This morning, whilst doing an emergency milk run to my local garage, I was presented with yet more evidence of the success of EL James' racy novel Fifty Shades of Grey.
The counter staff and a couple of their regular morning customers were sharing some banter over whether or not they or their partners had read, 'that book'.
|There; many shades of grey!|
EL James and her publisher have succeeded in making the book's word of mouth success viral. We all know about the 100,000 copies sold in the first week, about the competition amongst publishers to re-print older raunchy books for women and about the mobs of readers who greet James at every signing as if she were John Lennon reincarnated.
But why is it so successful?
My contention is that the book has done so well because its publicity machine insists on telling us that it has done so well - perpetuating its own success.
I don't hold with the 'e-book readers make racy fiction acceptable' angle. I've seen a Harry Potter-esque amount of copies being read openly on trains and beaches this year.
Zlata Faerman argued in her article, Sugar and Spice, that, “The New York Times bestseller is a hit because it has no demographic, no age limits and no (insert rude word that we don’t use on our Blog for fear of being Spam listed - Ed) limits. Simply put, it just provides (insert similar word –Ed) satisfaction to women and men who otherwise wouldn't be privy to such experiences. Now, more than ever before, exploring desires has become the norm with the social acceptance of Fifty Shades of Grey. It's really that simple.”
However, the book is both awful and not very rude for quite a long time, according to this hysterical Blog post by Cassandra Parkin, '50 things that annoy me about Fifty Shades of Grey '. I’m inclined believe Parkin over Faerman personally, if only because she’s funnier.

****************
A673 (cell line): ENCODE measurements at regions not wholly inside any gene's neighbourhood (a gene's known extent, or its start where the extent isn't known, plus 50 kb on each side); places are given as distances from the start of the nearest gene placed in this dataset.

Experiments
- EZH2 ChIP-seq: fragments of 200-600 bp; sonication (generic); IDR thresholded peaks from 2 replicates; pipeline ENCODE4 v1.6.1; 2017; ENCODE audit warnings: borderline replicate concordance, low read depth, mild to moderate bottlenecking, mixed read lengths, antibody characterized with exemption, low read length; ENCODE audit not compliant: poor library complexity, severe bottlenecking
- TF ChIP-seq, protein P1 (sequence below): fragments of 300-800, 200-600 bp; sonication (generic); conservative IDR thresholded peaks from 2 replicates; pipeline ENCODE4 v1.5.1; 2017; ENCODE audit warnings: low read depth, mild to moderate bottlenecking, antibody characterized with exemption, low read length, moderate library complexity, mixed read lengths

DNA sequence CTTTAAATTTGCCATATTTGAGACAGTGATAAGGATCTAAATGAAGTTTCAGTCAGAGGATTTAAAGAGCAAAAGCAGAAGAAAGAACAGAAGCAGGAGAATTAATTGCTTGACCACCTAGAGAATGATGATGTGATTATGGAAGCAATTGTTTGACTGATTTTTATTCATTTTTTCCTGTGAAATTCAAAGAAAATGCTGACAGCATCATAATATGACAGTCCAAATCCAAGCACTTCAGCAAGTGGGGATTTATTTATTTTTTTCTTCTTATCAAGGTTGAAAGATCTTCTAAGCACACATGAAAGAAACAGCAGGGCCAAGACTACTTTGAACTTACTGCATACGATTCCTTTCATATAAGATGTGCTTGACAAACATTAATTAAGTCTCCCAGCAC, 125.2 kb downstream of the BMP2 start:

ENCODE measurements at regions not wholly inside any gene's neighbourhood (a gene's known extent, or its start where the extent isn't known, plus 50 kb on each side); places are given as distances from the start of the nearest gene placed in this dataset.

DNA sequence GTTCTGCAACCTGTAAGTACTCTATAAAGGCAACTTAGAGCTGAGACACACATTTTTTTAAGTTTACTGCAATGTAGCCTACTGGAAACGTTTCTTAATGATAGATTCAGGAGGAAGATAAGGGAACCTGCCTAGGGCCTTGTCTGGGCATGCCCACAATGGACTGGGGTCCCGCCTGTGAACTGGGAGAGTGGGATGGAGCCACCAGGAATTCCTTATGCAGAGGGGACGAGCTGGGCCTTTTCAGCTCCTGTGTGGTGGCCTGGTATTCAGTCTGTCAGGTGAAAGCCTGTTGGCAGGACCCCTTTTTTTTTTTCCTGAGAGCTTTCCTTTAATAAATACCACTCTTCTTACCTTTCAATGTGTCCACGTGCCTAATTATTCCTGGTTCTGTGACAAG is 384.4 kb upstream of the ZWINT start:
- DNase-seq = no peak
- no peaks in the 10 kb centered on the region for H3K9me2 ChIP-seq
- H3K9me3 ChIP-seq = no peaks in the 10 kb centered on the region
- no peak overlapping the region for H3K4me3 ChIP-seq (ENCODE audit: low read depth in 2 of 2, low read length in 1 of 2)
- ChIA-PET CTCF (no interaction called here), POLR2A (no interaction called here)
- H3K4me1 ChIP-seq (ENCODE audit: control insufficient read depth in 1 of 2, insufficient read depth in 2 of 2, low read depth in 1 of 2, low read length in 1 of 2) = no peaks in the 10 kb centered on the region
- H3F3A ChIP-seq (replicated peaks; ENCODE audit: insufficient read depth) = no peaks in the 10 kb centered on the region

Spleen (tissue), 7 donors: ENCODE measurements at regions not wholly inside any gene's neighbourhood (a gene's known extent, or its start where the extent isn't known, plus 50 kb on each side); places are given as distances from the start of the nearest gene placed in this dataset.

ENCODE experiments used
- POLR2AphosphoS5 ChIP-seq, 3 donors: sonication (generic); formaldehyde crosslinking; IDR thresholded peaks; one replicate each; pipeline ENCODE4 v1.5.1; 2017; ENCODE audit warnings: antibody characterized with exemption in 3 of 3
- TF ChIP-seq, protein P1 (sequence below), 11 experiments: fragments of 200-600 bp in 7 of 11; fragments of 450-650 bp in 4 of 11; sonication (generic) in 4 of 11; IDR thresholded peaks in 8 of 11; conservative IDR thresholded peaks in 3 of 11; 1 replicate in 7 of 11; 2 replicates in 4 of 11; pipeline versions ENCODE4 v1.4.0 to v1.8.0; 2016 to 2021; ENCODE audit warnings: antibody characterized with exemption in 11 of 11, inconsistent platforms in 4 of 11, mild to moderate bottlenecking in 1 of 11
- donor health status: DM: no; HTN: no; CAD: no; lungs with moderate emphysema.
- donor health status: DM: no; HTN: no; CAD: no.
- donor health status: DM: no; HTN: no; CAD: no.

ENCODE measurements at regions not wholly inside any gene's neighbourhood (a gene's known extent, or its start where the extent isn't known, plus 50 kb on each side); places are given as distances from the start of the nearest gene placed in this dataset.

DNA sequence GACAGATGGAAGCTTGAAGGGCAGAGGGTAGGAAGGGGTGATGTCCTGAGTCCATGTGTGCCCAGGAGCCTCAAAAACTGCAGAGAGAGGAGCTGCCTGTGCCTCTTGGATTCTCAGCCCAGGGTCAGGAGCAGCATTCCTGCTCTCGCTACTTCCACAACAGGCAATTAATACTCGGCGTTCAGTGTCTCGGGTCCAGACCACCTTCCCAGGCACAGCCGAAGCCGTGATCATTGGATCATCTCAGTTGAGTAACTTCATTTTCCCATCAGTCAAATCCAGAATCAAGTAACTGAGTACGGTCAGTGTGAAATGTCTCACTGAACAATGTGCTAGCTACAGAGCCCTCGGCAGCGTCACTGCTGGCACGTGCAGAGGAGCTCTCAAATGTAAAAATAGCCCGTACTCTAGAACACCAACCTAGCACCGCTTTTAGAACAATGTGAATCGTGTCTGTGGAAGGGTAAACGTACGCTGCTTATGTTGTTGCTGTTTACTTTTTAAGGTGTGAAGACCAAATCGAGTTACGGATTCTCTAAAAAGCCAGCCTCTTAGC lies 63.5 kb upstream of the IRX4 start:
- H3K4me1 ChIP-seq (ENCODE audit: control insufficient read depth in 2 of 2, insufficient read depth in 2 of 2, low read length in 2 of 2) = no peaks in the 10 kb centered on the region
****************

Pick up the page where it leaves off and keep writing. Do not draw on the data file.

In the Wall Street Journal, Virginia Beach writes, “For all the popularity of Fifty Shades, more than 1,700 Amazon readers have given it the lowest rating of one star (versus 2,500 five-star reviews). What's striking about these citizen critics is how angry they seem, how strongly they feel they had been hoodwinked by the media. "I was duped," one wrote. Another complained, "I bought this book against my better judgment because of all the hype." A third: "I bought the book after so many people at work were raving about it. I certainly know more about my co-workers now."
So, we know it’s not quality of writing, technological phenomenon or even subsumed desire that makes Fifty Shades of Grey so popular. I think it’s merely that we know that everyone else is reading it – people like well-liked things.
All this makes me think about the often quoted reason for not promoting success in the business to business environment, “we don’t want our competitors to know who our customers are”. The trouble is if no-one knows who you work with, they might think no-one believes you are worth buying from at all.
So, next time you are deciding whether to announce that new customer, press release your record sales or give the go-ahead on a case study, it’s worth considering the lesson of EL James’ success.
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